Because one of the key characteristics of today’s nonprofit leader is his or her ability to integrate ideas and models from across the nonprofit and for-profit sectors, this section features a rich mixture of blogs and posts, longer articles, video links, and books we think bring fresh perspectives to the discussion about nonprofit leadership for the 21st Century.
This NPR story, “Nelson Mandela and The Virtue of Compromise”, reflects on the importance of pragmatism as a key leadership trait….and strategy.
One of the key understandings Joan and I learned in writing Leadership Matters is that there is a difference between leadership training and leadership development. In this post by Kevin Eikenberry, “If Developing Leaders is the Question, Training May Not Be the Answer,” you’ll find several doable ways to nurture your leadership skills that go way beyond sitting in a classroom.
In his post “What it takes to be a rising star“, Steve Tobak isolates three critical leadership traits:
They see the big picture. One of the most limiting factors for otherwise strong employees and managers is that they focus too narrowly on their own little sphere of responsibility. They never get the full picture of what their company’s business is all about. As a result, they fail to see or create opportunities to take their careers to the next level.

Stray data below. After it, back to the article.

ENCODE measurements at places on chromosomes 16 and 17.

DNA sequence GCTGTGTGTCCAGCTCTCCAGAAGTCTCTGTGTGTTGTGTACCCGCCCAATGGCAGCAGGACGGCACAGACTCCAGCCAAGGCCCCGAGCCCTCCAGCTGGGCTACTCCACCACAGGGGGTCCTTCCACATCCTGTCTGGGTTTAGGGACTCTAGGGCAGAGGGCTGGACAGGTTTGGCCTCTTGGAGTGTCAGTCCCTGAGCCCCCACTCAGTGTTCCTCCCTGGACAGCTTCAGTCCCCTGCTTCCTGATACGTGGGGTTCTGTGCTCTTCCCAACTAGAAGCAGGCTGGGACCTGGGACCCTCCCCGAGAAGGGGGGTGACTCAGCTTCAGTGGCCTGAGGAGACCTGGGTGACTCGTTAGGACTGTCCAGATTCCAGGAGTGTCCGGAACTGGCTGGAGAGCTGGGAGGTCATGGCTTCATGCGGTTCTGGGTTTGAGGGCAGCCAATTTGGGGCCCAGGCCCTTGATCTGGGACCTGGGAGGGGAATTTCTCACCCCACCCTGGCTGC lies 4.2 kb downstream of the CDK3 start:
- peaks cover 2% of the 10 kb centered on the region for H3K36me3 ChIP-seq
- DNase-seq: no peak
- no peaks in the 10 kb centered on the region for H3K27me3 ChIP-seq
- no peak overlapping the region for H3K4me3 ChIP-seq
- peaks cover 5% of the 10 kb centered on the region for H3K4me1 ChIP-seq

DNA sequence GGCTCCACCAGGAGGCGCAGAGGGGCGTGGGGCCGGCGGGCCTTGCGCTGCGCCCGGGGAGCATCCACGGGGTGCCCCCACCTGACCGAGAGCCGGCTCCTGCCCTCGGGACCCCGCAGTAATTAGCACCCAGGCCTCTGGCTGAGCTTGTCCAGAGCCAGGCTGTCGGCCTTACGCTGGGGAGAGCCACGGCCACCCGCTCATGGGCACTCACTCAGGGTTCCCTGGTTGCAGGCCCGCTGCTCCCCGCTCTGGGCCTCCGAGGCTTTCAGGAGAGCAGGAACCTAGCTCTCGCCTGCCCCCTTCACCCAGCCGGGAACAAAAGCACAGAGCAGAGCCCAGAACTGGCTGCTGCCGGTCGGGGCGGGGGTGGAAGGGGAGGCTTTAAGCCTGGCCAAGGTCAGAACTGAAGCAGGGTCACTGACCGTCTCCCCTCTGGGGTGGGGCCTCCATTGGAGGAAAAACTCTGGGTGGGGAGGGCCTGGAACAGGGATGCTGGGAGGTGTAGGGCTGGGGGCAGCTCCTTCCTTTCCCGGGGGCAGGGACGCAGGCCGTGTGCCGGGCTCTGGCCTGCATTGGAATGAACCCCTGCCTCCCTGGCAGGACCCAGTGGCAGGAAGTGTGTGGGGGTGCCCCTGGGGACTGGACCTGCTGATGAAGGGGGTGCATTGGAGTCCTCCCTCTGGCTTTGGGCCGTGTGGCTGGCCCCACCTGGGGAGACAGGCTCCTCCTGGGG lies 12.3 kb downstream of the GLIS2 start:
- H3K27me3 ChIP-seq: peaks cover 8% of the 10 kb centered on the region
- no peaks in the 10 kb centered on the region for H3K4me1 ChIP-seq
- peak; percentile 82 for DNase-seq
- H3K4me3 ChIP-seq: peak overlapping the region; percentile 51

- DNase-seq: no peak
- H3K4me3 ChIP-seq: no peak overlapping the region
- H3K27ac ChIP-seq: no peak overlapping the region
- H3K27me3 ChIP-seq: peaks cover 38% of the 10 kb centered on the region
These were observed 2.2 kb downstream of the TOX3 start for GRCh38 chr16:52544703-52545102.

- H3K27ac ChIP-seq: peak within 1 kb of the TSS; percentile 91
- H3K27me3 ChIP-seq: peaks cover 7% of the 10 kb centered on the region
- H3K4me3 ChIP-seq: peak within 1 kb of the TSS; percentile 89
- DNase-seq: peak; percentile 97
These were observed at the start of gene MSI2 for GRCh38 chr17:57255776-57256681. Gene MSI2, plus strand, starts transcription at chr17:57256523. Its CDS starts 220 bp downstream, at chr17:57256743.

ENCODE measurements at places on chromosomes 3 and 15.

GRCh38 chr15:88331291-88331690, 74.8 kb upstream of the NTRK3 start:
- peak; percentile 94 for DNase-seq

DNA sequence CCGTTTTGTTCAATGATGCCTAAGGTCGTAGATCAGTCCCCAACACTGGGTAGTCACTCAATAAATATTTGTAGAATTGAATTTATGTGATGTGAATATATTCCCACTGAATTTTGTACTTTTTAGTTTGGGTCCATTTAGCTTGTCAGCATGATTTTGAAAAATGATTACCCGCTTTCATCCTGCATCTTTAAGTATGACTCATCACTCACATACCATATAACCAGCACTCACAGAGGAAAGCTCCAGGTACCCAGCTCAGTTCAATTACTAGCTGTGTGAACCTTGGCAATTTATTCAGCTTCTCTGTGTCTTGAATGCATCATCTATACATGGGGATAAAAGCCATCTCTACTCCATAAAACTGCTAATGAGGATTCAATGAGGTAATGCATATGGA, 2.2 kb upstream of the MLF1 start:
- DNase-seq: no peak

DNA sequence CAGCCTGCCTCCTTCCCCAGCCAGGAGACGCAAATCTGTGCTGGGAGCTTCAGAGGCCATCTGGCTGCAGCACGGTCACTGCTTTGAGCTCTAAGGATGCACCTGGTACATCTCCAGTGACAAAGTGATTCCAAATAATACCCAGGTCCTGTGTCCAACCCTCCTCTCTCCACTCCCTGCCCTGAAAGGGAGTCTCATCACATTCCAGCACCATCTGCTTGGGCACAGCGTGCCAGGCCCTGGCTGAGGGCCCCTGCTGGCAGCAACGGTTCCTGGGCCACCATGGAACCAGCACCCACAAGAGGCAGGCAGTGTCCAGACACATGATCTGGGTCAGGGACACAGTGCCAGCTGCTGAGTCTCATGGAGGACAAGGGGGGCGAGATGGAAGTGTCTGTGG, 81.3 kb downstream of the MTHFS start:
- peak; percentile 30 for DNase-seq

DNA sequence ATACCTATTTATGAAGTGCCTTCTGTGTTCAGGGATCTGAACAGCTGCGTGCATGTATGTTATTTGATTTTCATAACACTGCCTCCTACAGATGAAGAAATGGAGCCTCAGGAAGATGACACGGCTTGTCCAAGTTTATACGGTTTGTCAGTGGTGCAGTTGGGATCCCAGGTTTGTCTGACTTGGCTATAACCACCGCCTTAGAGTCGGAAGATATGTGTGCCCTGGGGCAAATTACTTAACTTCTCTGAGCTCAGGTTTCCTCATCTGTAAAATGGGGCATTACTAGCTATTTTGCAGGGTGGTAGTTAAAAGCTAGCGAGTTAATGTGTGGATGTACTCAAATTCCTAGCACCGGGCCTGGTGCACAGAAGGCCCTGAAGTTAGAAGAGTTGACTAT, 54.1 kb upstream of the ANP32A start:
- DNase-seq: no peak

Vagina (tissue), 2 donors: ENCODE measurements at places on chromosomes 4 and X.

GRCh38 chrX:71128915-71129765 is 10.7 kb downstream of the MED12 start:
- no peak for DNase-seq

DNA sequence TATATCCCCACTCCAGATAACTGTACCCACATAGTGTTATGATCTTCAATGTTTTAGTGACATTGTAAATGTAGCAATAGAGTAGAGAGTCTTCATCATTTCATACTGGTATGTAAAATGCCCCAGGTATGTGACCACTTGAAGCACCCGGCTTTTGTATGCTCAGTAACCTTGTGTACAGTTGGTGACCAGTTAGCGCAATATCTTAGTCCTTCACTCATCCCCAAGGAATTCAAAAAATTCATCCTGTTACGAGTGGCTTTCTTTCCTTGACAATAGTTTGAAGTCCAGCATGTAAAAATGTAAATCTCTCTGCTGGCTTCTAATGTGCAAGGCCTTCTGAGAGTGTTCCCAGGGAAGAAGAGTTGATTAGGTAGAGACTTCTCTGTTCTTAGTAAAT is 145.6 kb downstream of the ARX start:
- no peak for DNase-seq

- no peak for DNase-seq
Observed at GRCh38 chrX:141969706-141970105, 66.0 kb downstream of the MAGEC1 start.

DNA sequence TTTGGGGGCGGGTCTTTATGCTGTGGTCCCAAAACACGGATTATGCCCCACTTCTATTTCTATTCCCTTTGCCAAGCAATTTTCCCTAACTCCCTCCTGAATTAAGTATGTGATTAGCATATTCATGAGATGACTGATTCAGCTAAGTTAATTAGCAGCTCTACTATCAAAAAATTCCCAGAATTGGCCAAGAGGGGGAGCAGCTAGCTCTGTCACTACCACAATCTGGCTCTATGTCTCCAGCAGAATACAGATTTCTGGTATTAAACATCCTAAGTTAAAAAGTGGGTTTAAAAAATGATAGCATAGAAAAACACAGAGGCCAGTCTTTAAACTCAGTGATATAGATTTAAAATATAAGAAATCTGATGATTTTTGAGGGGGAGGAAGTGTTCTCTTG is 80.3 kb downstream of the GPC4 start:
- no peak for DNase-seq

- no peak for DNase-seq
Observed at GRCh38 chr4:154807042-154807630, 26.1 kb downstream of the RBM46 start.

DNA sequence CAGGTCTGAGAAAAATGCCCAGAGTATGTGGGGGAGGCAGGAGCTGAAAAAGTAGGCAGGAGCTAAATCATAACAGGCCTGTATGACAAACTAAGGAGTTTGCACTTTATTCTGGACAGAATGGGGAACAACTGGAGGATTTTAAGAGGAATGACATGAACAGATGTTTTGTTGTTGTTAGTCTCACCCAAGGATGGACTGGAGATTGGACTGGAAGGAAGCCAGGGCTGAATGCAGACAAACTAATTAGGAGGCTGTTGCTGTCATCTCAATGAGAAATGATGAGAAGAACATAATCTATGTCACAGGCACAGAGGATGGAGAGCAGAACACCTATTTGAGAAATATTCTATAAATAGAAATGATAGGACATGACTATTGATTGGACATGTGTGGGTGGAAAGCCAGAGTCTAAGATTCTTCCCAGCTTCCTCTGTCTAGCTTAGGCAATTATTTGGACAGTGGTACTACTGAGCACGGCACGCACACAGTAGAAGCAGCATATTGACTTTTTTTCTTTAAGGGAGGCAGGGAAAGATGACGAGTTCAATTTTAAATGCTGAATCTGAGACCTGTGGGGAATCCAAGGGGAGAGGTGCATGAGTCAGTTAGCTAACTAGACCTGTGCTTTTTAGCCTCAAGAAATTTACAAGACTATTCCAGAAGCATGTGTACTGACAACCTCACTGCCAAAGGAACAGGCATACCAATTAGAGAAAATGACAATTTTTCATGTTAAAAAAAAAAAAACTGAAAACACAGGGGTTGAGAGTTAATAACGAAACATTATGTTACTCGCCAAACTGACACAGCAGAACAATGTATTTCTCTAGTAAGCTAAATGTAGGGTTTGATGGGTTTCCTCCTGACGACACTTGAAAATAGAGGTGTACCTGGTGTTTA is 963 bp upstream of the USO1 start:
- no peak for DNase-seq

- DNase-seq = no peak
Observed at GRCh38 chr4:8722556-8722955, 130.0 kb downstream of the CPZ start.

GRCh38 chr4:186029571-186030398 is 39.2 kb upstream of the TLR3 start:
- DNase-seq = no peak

They’re born problem-solvers. Most people see problems and obstacles. Some people see those same problems and obstacles but almost immediately begin to formulate ideas and solutions to overcome them. As Machiavelli put it, “… there is little difference between obstacle and opportunity….”
They’re driven to push the envelope. Whether you’re actually made that way or somewhere along the line you developed the need to prove something to someone, some people are highly motivated — not just to achieve, but to overachieve. They live to push the envelope as far as they can.
Learn like a Leader: Today’s Top Leaders Share Their Learning Journeys. Marshall Goldsmith, Beverly Kay, Ken Shelton, Eds. Boston: Nicholas Brealey Publishing. 2010
Total Leadership: Be a Leader, Have a Richer Life. Stewart Friedman. Harvard Business Review Press. 2008.
REPORTS AND WHITE PAPERS
Daring to Lead 2011 – “Thirty-two percent (32%) of executives in their first year on the job have less than one month of operating reserves; in other words, those on the steepest part of the learning curve often have the smallest margin for error.”
Horizontal Thinking in a Vertical World (PowerPoint), a session by the Getty Leadership Institute’s NexGen Class of 2011 presented at the American Alliance of Museum’s 2013 annual meeting.